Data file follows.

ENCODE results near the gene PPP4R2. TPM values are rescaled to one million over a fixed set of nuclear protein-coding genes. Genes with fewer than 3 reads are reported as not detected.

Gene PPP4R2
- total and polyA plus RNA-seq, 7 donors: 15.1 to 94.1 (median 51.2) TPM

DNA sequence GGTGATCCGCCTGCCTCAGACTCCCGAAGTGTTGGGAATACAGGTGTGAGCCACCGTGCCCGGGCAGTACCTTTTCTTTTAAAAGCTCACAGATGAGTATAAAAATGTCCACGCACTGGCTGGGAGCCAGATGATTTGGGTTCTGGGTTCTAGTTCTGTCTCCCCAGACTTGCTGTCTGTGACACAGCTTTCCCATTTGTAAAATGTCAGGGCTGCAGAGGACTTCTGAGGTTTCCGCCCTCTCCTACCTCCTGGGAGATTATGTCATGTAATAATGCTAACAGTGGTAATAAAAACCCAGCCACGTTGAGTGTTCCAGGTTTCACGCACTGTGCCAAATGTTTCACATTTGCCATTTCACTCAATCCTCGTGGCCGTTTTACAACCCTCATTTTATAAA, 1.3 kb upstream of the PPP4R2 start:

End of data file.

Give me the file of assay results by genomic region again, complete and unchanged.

ENCODE results near the gene PPP4R2. TPM values are rescaled to one million over a fixed set of nuclear protein-coding genes. Genes with fewer than 3 reads are reported as not detected.

Gene PPP4R2
- total and polyA plus RNA-seq, 7 donors: 15.1 to 94.1 (median 51.2) TPM

DNA sequence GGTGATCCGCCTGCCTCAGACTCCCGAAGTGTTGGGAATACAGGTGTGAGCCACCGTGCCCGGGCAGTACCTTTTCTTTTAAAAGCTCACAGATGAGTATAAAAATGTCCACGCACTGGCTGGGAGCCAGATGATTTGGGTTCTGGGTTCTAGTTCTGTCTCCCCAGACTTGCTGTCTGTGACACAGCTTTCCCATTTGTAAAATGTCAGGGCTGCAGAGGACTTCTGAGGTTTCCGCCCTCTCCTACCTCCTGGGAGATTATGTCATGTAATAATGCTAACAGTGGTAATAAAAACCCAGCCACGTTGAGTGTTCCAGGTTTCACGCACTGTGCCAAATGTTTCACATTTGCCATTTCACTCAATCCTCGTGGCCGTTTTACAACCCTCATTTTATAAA, 1.3 kb upstream of the PPP4R2 start: